‘My God a loony saint,’ says Glenda. The bottle of wine is nearly finished. She looks so very tired and like an old weary witch now, all hollow eyed and haunted.

She blows the candles out. She wants to draw the curtains but I ask her not to. I am left alone at last under the moon’s large, soft smile.


Glenda wishes she didn’t smoke so much. It’s only seven-thirty and already she’s had three. The damn girl’s disappeared and she feels responsible. She’s phoned the local psychiatric hospital; they tell her not to worry about her. She’s harmless they say. But, says Glenda, she sleeps naked at night if she’s hot; she’s clearly in need of care. She’s in danger. Glenda has a headache and some psychiatric nurse she’s speaking to is infuriatingly indifferent. Put me through to your head of department, Glenda tells her. He’s busy, says the nurse. We can’t commit her, it’s complicated. There has to be…yeah ok, says Glenda. She puts the phone down. Well it’s not my problem either. She gets dressed for work. Forget about it, she tells herself in the mirror. She finds a blackhead and squeezes it. But so.. well not innocent maybe, but like a child. That snow-cream skin and large eyes. Just forget it Glenda. Time for work. Such large eyes, like moons. There is a quiet gentle mystery about the moon, just like this loony whatever-her-name-is.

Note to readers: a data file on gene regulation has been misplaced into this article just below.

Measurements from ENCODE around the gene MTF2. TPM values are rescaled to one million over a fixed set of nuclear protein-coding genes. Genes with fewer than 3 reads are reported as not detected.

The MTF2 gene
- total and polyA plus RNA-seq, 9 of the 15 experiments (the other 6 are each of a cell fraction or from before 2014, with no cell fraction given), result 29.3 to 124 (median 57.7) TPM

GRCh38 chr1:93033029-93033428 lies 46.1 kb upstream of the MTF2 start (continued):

‘I’m a lily of the field…I mean Jesus really what…’ says Glenda aloud. She rolls her eyes, shakes her head and picks up crimson lipstick. She paints, pushes her lips together, grabs a tissue and dabs. ‘I s’pose she was abandoned or something and lost her mind. And now she thinks she’s some kind of saint. Well, let her think it. Why shouldn’t she think it?’

She picks up her handbag, sighs, digs in it for her keys.

‘Sh-t my nail. Well, some people have to work my loony lily. You can flit around like a lunar moth with no place to lay your head but I have to look after myself. Ain’t no-one gonna do it for me.’

The door slams; she steps into the street, a car honks loudly at her.

‘O.k., o.k., keep your bloody hair on.’

She looks at her watch, bites her lip.

Then she quickly hails a taxi.